Amazing video demonstrates levels of light pollution


#1

Originally published at: http://boingboing.net/2016/08/31/amazing-video-demonstrates-lev.html


Cleaning Off The Muck :milky_way:
#2

great don’t know who posted it but the link to the article is a 404…
@beschizza what b0rk3d?
ETA ahh it was a bit early.

proper link to BBS post and comments above


#3

That was beautiful, and, as an astrogeek, I’m probably going to have that on loop for the next hour…

Thank you.


#4

And I did!

Because I was having difficulty identifying the constellations, especially that trio of bright stars that are the focus of the latter half of the video. so out of practice. :blush:

In case anyone’s wondering, Sagittarius is the focus for the first several pieces (you can see the Teapot quite easily in the early segments), and then, once the Milky Way comes into view, the main focus shifts to the area of the Milky Way between Scorpio (the trio of stars that I didn’t recognize :blush:) and Sagittarius (to the left of the Milky Way).


#5

I’d love to watch it. WTH are we even talking about? The link to the blog is still broken.


#6

Show Full Post, above, gives link to vimeo.


#7

The video is beautiful! It is a good reminder of how much we’re missing.

I envy, but do not share, Mr. Murali’s optimism about how if we all could just see the stars again we’d magically be “more thoughtful, inquisitive, empathetic, kind and caring… advanced… noble and adventurous.”


#8

The link works now but show full post appears to be b0rk3d.


#9

Light pollution, eh?

The ultimate First World Problem…


#10

Did you see all those UFOs?


#11

I can only talk about myself and for me the opposite is true: when I worked in $SwabianDullsville I saw stars and hated everything and everyone


#12

Why did they put all those lights up there? We don’t have those where I’m from.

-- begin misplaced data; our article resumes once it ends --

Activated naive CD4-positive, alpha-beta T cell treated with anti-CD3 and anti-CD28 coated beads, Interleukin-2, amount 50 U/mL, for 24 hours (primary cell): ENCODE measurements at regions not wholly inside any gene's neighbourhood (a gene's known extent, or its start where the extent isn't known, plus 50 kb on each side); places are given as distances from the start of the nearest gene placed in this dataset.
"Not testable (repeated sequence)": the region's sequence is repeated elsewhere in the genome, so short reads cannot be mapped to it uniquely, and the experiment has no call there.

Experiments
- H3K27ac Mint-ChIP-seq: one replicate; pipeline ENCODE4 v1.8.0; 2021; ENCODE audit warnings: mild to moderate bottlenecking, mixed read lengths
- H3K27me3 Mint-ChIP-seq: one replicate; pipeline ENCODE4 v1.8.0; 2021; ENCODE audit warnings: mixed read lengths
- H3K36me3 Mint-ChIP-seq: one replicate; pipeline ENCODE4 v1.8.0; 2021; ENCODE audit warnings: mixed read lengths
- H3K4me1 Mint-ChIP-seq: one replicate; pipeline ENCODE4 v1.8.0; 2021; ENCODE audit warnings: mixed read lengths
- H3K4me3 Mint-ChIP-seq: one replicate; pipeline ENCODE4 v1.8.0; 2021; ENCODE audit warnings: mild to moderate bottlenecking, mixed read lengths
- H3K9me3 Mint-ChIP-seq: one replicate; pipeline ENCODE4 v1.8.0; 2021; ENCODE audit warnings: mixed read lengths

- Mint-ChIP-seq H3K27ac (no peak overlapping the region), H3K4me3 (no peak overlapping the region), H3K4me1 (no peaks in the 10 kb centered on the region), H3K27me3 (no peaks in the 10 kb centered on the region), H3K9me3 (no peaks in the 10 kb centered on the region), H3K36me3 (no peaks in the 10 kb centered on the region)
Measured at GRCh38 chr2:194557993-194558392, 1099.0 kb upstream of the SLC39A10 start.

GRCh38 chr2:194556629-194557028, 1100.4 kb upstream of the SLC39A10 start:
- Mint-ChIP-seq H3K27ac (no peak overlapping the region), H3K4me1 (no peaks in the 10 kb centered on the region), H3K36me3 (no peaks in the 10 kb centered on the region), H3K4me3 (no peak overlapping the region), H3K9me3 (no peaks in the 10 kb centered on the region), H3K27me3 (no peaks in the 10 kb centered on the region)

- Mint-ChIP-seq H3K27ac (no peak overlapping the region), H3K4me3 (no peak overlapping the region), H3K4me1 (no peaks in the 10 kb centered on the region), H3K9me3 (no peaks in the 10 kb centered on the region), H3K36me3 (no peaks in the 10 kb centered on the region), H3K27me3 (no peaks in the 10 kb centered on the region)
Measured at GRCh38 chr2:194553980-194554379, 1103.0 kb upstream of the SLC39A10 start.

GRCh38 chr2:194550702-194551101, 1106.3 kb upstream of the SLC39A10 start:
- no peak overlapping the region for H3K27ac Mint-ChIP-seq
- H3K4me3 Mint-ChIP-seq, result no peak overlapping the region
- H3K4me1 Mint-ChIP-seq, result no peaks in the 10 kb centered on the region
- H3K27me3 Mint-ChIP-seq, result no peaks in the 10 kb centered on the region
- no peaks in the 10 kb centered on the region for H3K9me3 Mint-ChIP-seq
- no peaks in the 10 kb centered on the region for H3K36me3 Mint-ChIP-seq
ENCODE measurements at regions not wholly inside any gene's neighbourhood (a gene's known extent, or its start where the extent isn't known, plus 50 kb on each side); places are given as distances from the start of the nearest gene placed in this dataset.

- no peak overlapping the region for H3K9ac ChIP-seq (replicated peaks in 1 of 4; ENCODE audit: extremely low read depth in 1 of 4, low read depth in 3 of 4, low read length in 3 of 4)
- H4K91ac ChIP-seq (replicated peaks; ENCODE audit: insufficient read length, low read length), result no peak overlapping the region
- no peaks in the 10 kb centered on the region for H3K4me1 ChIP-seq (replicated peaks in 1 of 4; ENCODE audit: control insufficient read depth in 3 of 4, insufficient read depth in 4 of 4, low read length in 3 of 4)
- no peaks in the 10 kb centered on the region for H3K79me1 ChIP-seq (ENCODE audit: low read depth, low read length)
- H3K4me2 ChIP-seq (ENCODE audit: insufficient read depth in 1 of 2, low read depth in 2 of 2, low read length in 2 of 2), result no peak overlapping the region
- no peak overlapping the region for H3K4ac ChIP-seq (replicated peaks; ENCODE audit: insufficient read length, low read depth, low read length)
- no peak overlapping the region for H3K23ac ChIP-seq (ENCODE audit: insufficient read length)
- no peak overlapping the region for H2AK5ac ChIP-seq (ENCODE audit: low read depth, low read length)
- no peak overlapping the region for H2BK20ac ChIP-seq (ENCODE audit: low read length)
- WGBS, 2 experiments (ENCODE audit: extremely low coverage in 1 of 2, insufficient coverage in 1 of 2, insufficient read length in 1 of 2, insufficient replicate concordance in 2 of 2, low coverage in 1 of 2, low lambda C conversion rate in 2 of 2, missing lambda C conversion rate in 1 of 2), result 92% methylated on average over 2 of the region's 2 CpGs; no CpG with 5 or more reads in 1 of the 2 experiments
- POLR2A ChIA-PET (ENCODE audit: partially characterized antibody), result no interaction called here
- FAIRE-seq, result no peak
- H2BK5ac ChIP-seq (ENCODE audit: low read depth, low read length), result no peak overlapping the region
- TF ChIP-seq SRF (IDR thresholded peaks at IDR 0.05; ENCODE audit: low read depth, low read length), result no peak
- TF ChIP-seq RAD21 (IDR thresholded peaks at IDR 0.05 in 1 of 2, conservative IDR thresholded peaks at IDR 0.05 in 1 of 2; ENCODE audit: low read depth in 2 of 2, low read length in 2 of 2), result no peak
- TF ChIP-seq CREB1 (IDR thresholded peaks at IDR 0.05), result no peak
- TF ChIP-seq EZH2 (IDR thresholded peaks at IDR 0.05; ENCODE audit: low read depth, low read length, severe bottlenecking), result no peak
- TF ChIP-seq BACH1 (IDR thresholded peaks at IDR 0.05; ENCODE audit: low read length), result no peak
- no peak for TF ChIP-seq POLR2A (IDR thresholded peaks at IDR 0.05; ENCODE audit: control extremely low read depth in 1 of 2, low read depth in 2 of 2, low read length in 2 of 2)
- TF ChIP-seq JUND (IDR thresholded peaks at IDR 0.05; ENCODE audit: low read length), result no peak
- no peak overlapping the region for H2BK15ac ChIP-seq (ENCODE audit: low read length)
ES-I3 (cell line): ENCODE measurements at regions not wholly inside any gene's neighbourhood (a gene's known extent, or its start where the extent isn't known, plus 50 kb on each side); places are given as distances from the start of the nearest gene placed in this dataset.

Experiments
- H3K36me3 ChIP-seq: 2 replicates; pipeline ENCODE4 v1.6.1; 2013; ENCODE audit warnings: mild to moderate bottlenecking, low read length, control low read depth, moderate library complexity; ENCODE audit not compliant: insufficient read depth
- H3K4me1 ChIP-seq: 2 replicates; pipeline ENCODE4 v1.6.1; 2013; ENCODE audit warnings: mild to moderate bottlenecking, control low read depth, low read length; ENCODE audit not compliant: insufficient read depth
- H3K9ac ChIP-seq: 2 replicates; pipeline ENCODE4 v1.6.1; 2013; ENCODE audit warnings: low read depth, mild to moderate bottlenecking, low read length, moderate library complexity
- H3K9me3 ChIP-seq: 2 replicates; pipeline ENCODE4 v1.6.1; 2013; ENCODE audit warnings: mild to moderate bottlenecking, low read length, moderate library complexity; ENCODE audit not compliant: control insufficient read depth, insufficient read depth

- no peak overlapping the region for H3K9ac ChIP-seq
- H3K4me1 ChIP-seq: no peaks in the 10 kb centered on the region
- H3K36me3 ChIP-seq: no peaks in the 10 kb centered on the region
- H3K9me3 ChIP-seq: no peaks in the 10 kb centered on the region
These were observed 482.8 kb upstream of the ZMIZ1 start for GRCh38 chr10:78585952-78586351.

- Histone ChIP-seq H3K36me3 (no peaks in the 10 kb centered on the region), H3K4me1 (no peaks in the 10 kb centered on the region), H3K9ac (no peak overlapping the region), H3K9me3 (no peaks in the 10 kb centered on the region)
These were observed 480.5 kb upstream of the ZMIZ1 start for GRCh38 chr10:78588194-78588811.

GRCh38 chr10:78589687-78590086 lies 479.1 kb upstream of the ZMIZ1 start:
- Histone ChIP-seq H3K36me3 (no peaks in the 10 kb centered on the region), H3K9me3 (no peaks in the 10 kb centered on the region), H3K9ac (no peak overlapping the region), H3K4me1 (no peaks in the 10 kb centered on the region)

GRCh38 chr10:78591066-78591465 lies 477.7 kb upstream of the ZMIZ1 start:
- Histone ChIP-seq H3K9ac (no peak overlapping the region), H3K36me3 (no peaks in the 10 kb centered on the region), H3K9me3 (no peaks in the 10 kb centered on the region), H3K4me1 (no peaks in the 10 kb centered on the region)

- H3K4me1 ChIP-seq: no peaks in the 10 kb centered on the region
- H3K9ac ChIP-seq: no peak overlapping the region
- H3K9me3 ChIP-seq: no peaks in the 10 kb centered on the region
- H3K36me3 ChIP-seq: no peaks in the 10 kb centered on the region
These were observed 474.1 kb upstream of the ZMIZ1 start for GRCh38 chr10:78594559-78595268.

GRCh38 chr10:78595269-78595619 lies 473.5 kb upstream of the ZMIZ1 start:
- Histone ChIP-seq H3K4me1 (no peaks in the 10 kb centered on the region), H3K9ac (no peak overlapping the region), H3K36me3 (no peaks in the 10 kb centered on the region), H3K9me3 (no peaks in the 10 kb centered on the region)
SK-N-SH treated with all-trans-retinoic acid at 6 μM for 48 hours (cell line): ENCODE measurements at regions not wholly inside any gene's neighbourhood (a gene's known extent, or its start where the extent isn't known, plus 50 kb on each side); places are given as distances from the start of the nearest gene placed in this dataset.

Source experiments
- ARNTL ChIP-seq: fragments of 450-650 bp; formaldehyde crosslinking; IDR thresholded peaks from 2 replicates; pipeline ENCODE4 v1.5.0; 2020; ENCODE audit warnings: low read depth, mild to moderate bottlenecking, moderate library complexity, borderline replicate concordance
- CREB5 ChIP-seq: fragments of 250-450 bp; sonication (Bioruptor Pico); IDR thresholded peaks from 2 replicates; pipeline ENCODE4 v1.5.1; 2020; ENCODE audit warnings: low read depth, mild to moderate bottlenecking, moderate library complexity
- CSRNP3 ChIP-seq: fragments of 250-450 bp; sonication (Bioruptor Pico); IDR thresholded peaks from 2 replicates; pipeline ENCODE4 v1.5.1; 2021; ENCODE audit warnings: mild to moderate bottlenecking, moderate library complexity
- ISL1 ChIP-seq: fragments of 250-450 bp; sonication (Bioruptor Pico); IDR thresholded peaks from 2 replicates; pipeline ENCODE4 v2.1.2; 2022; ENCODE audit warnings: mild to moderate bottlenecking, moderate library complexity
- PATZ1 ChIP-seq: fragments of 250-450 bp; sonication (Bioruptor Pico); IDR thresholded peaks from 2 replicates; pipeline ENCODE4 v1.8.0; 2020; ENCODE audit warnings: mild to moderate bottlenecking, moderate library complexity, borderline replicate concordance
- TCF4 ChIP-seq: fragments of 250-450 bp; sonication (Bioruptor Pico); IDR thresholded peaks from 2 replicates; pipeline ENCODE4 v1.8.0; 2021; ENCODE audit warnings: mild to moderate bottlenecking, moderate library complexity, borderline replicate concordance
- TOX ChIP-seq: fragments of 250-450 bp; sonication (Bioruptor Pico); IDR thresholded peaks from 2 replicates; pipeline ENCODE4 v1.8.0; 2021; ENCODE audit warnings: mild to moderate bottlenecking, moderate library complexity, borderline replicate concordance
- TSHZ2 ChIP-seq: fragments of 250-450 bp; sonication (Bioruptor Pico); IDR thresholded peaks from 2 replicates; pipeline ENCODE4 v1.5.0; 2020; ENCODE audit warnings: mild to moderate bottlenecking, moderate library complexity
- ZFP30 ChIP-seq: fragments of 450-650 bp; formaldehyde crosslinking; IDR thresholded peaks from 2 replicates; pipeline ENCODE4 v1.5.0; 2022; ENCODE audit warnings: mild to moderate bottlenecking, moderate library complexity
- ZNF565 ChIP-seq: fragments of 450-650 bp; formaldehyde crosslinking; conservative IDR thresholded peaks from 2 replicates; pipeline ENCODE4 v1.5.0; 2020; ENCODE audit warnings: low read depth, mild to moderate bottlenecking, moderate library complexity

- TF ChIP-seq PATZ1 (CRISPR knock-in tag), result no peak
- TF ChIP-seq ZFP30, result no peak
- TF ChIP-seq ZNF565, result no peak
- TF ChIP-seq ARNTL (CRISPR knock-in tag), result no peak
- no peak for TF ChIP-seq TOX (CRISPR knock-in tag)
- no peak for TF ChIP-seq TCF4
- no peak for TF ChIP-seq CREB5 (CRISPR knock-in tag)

#13

As someone who is often a pedestrian, and who lived in San Diego (a city that has limited street lighting even in much of the city limits in part due to local observatories) I’m not all that sympathetic to complaints of “light pollution” – it’s absurd for pedestrians in a city to need a flashlight to walk around at night to even be able to see the sidewalk.


#14

The problem isn’t the light, but the light pollution. There are techniques and lighting designs to allow for illuminating areas without bare bulbs shining up into the sky…


#15

Being a pedestrian is no reason not to care about light pollution.

I am a pedestrian too. I have a nasty strobe sensitivity, so I can’t drive, can no longer bike, and can no longer ride the bus. And can no longer cross at busy intersections, because there are too many flashing turn signals, and the things blind and disorient me, and cause me to stumble, sometimes into the street. And can’t go many places because there’s no way there without going through busy intersections on the way. And must often drop errands, because someone’s set up a strobe battery on the way. I suspect it’s related to my sound sensitivity/hyperacusis.


#16

This x1000.

Light the ground, not the sky.


#17

I think yours is probably the more common opinion, but mine is that there’s no point lighting a whole city when pedestrians have flashlights. It’s much nicer when it’s dark out.


#18

It’s pretty fun to play with the other major source of light pollution: the moon.

Go out into the mountains and park your butt in a field with a crescent moon and marvel at the sky for a couple hours. Then when the moon sets it gets REALLY dark because you can’t see the mountains anymore either and suddenly everyone’s out of their comfort zone and interested in getting back into the car.


#19

Light pollution is one of the many reasons I moved from a big city to the boonies.


#20

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